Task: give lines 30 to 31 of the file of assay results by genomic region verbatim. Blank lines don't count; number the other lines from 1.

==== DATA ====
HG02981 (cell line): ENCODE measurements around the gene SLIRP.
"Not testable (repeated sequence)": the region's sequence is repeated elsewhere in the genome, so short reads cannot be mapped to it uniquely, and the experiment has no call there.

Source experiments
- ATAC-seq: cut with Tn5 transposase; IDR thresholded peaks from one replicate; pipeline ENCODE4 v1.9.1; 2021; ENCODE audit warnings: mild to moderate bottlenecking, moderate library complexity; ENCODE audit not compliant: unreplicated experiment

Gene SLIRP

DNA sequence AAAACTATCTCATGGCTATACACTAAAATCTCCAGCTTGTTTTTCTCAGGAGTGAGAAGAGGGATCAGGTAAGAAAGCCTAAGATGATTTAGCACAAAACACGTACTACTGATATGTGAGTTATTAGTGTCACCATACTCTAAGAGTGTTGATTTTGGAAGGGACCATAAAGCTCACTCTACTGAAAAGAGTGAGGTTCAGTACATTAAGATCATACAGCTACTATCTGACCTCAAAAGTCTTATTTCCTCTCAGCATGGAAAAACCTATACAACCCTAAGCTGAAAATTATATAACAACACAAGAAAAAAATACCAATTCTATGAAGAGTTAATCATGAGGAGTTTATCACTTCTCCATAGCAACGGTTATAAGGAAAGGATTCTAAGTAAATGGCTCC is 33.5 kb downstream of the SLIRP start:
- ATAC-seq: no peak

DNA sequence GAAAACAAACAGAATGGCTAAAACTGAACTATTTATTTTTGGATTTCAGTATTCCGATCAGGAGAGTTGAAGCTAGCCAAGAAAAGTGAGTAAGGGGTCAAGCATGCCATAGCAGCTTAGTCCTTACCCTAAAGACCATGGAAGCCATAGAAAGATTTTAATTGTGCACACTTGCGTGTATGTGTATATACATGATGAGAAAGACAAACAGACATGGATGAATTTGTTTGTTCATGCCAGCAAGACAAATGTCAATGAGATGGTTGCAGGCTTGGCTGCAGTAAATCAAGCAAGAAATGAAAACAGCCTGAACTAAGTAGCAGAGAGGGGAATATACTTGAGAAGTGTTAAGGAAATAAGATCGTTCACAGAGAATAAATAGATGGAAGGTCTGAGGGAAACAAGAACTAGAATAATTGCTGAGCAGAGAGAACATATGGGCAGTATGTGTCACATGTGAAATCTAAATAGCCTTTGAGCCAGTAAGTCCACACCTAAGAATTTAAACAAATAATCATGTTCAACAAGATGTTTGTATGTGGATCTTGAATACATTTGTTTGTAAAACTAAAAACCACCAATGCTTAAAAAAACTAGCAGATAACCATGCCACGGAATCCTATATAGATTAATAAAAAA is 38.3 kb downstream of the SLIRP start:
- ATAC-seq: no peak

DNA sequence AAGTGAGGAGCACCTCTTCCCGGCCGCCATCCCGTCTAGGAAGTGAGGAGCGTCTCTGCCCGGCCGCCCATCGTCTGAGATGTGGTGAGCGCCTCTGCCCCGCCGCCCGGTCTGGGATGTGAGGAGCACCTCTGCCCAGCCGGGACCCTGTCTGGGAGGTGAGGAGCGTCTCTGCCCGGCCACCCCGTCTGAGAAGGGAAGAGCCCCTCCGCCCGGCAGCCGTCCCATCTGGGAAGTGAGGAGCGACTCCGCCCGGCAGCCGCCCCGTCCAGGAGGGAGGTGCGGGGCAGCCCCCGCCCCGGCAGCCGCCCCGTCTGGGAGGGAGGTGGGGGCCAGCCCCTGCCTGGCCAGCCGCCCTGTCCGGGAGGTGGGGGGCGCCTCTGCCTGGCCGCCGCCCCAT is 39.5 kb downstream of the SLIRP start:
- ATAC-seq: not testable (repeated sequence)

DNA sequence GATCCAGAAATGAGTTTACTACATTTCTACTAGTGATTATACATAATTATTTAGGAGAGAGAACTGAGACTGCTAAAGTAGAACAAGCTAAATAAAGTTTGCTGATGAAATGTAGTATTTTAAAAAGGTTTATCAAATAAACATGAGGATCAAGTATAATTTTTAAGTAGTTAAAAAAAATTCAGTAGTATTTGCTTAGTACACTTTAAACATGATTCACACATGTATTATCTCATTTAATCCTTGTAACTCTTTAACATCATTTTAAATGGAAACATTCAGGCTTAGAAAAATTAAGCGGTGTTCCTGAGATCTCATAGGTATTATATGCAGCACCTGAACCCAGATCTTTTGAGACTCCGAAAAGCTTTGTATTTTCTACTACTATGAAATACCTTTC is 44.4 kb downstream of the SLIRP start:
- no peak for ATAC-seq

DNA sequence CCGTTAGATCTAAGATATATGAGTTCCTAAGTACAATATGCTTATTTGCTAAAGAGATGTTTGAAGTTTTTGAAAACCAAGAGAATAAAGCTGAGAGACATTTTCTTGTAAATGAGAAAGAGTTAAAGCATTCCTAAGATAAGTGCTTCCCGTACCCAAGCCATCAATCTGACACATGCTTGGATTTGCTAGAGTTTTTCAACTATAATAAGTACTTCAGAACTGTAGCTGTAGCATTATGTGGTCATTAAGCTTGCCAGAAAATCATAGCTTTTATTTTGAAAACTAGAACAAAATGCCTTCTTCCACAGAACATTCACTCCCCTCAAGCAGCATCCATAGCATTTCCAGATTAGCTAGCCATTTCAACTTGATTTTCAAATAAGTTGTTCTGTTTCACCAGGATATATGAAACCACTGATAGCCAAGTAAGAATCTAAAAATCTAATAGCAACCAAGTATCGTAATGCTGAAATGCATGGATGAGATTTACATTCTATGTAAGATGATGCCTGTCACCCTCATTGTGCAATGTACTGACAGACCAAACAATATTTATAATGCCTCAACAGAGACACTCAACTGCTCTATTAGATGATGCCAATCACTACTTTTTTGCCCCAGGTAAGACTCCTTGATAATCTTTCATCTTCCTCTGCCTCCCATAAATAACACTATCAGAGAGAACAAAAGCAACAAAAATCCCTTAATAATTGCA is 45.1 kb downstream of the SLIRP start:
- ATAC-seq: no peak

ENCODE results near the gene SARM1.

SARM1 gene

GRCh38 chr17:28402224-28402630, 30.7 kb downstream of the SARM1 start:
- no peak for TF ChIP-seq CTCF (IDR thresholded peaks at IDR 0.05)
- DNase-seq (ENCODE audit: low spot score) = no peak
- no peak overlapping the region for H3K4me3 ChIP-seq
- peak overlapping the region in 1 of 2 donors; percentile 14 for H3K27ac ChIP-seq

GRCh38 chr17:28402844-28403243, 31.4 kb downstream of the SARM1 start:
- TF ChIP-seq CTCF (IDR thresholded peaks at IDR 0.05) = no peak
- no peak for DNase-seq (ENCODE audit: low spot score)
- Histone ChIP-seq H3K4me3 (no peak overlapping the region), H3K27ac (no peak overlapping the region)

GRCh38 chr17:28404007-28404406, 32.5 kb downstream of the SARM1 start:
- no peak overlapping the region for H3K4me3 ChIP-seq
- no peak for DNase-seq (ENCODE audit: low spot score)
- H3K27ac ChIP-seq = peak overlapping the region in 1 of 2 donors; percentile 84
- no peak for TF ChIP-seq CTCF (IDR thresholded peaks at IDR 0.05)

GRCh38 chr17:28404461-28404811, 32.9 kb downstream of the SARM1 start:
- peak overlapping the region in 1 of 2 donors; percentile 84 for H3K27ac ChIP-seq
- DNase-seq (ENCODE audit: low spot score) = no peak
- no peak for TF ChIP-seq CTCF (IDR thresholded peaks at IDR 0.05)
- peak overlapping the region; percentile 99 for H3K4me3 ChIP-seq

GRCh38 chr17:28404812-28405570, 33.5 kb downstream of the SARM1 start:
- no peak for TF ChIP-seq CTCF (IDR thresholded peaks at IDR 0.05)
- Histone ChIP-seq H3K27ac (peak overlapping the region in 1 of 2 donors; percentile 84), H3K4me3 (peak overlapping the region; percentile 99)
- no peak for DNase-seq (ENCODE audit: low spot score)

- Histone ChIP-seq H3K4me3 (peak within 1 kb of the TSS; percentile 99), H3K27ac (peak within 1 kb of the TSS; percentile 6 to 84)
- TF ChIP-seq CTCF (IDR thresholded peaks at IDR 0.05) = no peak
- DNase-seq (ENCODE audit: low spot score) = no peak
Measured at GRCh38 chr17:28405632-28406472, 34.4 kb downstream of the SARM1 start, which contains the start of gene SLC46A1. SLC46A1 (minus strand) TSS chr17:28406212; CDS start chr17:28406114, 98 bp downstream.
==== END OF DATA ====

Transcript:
- H3K27ac ChIP-seq = peak overlapping the region in 1 of 2 donors; percentile 84
- no peak for TF ChIP-seq CTCF (IDR thresholded peaks at IDR 0.05)